Ulingan is a local term used to refer to the traditional clay stove here in Iloilo. In Filipino, the clay stove is called kalan. Before gas stoves and ovens were invented, Filipinos cook their rice and viand over the ulingan. Up to now there are many people who still cook their food using the ulingan. Personally, I find it irresistible eating rice cooked in the ulingan especially if it is placed in the traditional clay pot called kolon. According to some Ilonggos, “namit guid ya kung gin luto sa ulingan ang bugas kag sud-an“. (“The rice and viand get delicious if they are cooked over the clay stove.”)
The Sellorin Family are tumandoks (natives) of Jibao-an; the family members include: Romeo “Roming” (father), Adeliada (mother), and their children: Jeobert (eldest), Juvylyn, Jeomel, Jessica, Jirah and Jezrell (youngest).
I asked Manong Roming if he could give me a rough estimate of the year their pottery business started, and he said “I cannot really give you the exact or even jut the approximate year, since I only know that our small business started back from my grandfathers and may be from their grandfathers too.” Now, Manong Roming is the one who manages their small business, and every family member knows how to make a pot. According to them, Jeomel (Roming’s son) is the one who makes good clay stoves.
Making the ulingan.
The process of making the clay stoves starts from the gathering of materials. Generally the materials in making the ulingan are: baras (a mixture of clay and sand) and water. Interestingly, in our language the term baras/balas refers to the sand alone, but in the world of Jibao-an potters they refer it to the mixture of sand and clay. There is also another term from them, ihut.
It refers to the clay alone. Sometimes, Manong Roming uses pure cement which is molded in an aluminum bucket/mold to make cement stoves since these are more durable and can last up to a year. On the other hand, the ulingan made of baras lasts for about four months. The pricing also differs, the clay stove is worth 35 pesos per piece in retail but in whole sale (60 pieces) it is only 25 pesos per piece, while the cement stove costs about a hundred and fifty pesos per piece in retail but for only about a hundred and twenty pesos per piece in wholesale (60 pieces). Even though the cement stove has its advantage, in which it lasts longer than the clay stove, I still believe that the clay stove is better. Like for example, the rice cooked in a kolon and over a clay stove is much more delicious and has an irresistible aroma than that of the cement stove. Just like me, my father also thinks that his appetite is intensified whenever he eats rice cooked over an ulingan.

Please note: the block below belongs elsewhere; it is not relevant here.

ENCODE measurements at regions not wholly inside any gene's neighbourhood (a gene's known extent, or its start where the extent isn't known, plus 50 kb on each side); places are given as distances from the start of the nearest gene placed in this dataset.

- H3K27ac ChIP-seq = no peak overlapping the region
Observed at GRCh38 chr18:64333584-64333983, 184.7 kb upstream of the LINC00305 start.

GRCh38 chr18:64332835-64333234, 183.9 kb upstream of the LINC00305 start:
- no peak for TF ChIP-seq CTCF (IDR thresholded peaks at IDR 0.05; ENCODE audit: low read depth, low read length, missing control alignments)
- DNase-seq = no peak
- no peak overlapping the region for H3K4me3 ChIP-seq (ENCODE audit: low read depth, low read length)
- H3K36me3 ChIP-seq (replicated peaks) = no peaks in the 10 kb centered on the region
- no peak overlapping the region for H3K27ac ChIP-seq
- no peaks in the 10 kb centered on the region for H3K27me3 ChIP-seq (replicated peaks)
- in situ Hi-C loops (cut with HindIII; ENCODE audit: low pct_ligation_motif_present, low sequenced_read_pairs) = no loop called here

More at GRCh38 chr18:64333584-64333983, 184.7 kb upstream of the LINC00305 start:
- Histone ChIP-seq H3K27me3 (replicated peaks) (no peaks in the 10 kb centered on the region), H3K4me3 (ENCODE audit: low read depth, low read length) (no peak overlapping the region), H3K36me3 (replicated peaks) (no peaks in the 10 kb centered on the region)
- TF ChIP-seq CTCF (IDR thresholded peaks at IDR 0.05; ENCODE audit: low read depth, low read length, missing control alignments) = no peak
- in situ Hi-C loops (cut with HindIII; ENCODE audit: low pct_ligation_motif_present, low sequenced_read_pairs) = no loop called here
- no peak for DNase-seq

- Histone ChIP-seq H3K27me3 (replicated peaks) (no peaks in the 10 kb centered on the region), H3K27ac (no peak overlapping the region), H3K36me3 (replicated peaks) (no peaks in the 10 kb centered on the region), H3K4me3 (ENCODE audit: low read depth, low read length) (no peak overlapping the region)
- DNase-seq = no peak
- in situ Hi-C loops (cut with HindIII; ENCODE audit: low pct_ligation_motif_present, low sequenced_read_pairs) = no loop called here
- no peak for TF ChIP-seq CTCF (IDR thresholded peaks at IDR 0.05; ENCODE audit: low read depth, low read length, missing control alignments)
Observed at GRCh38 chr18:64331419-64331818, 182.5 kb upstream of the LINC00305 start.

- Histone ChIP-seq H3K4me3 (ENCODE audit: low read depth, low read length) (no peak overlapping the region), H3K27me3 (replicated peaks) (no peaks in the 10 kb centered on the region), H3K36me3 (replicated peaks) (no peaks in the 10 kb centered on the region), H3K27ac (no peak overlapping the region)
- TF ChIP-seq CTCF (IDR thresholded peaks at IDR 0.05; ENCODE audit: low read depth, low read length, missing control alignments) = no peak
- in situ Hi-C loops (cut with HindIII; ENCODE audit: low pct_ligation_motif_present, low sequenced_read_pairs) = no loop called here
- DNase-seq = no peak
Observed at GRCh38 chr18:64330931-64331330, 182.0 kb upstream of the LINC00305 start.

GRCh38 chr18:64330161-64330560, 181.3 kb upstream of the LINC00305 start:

The forming or shaping of the clay stove is one important process in pottery making. First, the potter gets a portion or about two handfuls of the baras and kneads the clay using both of his feet in order to soften baras. After that, the clay undergoes the kandol process, where the clay is placed on a table and kneaded by both hands, to soften and estimate the appropriate amount of the clay needed. The next step is called gihit, which is done on the potter’s wheel to shape it. An appropriate amount of water added is important when shaping the clay, so that it would be easier and softer to handle. A piece of hilo (thread) is used to gurut (separate) the shaped clay from the potter’s wheel.
The clay stove is then air-dried or sun-dried or transferred to a covered place for about five days until the clay becomes white and hard. After it is dried, finishing touches are then applied like making opening for the entrance of charcoal and small holes on it for the passage of air and ashes during cooking.
These clay stoves are now ready for pagba (open firing, a process of cooking the clay). But before the open firing, dry wood and bamboo branches/twigs are placed for about one dangaw or a hand measure underneath steel bars. Above the steel bars are piles of dried clay stoves which are covered by uhut (rice hay) and lastly covered by labhang (rice hull), and after all of these are piled; now the
There is a secret shared by Manong Roming. He said that after the clay stoves are cooked (get reddish-brick in color), they are left to stand overnight and picked-up in the morning to make sure that the ulingan is mabugnaw(cool). Usually, open firing takes about a day. But some potters have a kiln or a closed oven that only takes four to six hours to get their clay stoves cooked.
After all the clay stoves are cooled, the clay stoves are then placed in the trisikad (a bicycle with a “side car”) for delivery to any point in Iloilo. But most of his suki (constant customers) are retailers located in downtown or city proper of Iloilo. The heartrending story is that Manong Roming needs to wake-up 3′oclock in the morning everyday and deliver his products in whole sale to the city proper no matter what the weather conditions would be. I feel sad and I really sympathize for the hardships his family is undertaking everyday. Yet, Manong Roming thinks his job is as good as the job of wealthy people and besides, he is contented yet proud of his job. He does all of these sacrifices in order for his family to surpass poverty and also to fulfill his dream, that all of his children will be able to finish college. Go Manong Roming, you can do it and God bless you and your family!
*A Pavianhon, Johnnel Pahila is a BS Bio student at UPV. Mang Roming’s place is just a bicycle ride away from his home.